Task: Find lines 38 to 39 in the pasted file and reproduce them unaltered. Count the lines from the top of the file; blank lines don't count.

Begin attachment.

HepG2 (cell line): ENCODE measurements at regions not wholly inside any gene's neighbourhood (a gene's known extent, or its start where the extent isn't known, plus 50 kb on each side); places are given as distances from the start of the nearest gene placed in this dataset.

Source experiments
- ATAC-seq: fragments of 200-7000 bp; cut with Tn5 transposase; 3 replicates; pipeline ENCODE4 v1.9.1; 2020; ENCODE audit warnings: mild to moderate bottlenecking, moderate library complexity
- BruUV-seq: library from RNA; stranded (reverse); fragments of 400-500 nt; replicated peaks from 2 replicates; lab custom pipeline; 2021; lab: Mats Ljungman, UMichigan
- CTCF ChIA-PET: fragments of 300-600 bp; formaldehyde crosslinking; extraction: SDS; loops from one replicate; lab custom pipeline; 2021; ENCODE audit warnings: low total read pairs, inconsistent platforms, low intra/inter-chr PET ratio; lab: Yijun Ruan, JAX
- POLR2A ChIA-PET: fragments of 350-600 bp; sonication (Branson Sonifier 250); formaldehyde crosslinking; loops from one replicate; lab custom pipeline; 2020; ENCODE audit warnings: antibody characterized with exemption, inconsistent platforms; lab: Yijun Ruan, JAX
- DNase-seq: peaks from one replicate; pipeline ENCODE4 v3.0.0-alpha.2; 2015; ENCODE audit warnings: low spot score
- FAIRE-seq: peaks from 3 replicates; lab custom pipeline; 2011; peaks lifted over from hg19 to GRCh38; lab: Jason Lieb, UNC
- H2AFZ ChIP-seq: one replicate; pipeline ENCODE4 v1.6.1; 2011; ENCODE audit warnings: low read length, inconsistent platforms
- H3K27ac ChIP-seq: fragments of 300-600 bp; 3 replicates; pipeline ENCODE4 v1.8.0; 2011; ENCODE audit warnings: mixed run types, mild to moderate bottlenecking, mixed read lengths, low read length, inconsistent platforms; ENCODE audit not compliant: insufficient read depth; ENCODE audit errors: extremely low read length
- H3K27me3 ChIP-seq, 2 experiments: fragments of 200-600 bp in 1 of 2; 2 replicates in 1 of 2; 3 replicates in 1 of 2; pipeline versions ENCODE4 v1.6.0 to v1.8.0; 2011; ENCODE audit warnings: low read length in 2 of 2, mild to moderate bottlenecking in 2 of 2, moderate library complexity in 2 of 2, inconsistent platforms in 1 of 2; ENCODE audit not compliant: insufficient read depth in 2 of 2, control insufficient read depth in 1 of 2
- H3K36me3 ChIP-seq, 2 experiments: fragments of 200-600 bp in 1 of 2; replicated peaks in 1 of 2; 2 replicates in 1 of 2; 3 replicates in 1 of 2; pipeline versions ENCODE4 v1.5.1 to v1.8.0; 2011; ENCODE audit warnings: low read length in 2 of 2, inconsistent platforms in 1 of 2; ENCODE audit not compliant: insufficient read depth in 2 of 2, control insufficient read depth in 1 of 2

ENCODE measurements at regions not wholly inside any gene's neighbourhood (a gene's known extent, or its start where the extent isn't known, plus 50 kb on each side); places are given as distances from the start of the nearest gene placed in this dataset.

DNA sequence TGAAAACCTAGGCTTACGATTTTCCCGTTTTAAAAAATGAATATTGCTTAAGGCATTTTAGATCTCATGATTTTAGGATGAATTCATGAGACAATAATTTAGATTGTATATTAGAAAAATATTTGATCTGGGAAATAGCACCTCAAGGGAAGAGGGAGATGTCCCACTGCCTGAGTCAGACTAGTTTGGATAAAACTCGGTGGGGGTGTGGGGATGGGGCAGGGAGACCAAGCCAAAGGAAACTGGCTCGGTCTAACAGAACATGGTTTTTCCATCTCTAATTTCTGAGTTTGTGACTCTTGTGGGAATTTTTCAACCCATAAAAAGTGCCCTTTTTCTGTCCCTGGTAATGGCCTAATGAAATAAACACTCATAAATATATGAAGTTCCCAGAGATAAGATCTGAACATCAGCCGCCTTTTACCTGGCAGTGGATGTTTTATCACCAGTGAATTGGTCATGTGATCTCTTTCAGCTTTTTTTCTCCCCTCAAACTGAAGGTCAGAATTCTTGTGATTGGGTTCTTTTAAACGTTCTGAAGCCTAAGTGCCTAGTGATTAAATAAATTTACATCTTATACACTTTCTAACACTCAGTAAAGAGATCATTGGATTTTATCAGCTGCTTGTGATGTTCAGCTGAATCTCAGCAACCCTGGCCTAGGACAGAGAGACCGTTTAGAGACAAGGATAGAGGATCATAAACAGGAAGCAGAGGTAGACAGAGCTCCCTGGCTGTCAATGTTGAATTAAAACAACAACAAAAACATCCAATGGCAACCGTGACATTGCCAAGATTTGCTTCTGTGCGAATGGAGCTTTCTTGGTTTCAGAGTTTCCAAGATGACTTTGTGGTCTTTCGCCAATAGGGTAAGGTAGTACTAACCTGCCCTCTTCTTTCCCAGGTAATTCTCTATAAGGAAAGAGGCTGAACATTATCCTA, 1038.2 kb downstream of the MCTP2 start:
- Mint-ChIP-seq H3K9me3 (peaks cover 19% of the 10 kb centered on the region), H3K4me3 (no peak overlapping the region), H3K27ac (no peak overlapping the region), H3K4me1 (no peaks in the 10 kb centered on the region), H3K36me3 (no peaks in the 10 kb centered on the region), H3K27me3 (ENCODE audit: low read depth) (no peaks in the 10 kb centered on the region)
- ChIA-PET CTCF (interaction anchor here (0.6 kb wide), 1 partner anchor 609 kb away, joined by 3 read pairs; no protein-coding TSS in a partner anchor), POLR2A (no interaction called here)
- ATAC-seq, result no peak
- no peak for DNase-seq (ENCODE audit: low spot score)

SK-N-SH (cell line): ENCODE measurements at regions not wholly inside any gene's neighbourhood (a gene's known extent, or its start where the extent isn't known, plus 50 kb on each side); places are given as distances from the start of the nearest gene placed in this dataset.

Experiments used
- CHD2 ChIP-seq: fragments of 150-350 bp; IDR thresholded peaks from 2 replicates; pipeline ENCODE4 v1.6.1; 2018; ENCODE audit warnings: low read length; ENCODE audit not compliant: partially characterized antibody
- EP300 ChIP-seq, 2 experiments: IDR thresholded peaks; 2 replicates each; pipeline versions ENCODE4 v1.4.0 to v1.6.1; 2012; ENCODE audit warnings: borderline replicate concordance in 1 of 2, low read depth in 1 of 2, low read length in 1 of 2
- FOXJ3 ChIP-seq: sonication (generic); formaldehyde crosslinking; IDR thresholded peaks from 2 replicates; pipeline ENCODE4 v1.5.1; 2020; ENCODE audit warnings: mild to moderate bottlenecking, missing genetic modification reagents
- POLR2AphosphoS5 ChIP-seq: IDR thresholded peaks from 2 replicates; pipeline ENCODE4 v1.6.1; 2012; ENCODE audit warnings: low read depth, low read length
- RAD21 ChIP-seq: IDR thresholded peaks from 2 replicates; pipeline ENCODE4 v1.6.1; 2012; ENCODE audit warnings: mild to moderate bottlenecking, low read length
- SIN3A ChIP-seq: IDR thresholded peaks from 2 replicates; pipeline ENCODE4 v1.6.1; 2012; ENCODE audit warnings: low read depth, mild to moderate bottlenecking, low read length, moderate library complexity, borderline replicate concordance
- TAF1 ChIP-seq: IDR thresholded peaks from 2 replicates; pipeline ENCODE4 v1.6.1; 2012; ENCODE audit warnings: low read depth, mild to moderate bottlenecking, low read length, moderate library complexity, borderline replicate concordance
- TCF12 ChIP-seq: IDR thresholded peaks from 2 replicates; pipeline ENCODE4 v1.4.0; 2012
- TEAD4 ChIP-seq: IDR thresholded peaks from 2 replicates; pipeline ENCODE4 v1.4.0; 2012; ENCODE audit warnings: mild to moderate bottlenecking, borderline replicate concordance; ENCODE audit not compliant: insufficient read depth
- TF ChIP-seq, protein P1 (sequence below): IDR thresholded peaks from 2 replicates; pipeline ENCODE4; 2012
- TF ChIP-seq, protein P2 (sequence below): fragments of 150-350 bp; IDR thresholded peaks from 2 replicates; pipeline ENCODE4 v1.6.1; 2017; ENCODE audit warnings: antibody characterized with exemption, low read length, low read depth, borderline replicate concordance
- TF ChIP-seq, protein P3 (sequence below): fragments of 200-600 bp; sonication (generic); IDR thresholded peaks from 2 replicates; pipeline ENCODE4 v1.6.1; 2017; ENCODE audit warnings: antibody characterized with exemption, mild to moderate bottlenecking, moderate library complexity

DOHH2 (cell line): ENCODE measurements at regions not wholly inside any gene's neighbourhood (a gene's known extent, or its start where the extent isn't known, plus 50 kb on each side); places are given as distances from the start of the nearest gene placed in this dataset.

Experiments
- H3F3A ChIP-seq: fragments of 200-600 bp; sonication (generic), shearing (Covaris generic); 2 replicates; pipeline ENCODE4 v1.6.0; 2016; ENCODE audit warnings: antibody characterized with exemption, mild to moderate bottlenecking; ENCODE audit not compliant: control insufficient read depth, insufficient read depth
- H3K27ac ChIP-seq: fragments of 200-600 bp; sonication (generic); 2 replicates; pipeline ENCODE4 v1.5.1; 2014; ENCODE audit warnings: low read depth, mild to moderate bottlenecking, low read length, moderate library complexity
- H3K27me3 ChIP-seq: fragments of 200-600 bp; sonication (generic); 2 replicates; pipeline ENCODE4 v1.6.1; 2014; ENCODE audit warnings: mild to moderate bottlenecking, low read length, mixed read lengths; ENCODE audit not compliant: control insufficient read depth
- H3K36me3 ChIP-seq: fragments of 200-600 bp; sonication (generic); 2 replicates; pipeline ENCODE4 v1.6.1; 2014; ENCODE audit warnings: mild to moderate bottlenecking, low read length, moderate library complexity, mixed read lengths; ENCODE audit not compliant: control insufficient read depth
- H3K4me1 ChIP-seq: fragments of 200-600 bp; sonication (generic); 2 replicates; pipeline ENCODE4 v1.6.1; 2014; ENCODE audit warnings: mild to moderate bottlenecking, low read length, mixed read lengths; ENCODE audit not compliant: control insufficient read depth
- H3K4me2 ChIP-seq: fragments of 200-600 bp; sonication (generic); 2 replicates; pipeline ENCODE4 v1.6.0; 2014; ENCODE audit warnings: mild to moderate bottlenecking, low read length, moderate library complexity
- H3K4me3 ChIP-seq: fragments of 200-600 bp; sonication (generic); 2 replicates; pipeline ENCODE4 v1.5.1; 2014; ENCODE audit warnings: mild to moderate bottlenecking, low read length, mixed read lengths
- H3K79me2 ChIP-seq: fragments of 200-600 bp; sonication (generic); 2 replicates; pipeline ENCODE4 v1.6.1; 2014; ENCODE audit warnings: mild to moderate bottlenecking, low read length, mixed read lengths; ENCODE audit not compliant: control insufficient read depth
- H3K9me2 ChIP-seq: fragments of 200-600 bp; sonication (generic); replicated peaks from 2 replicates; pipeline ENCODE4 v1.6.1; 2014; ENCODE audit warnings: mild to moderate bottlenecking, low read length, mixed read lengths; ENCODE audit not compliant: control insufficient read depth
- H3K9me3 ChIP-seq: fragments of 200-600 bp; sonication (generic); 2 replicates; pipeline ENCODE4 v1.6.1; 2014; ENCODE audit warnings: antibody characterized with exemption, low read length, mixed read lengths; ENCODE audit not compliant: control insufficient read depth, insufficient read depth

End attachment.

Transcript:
- H3K36me3 ChIP-seq: fragments of 200-600 bp; sonication (generic); 2 replicates; pipeline ENCODE4 v1.6.1; 2014; ENCODE audit warnings: mild to moderate bottlenecking, low read length, moderate library complexity, mixed read lengths; ENCODE audit not compliant: control insufficient read depth
- H3K4me1 ChIP-seq: fragments of 200-600 bp; sonication (generic); 2 replicates; pipeline ENCODE4 v1.6.1; 2014; ENCODE audit warnings: mild to moderate bottlenecking, low read length, mixed read lengths; ENCODE audit not compliant: control insufficient read depth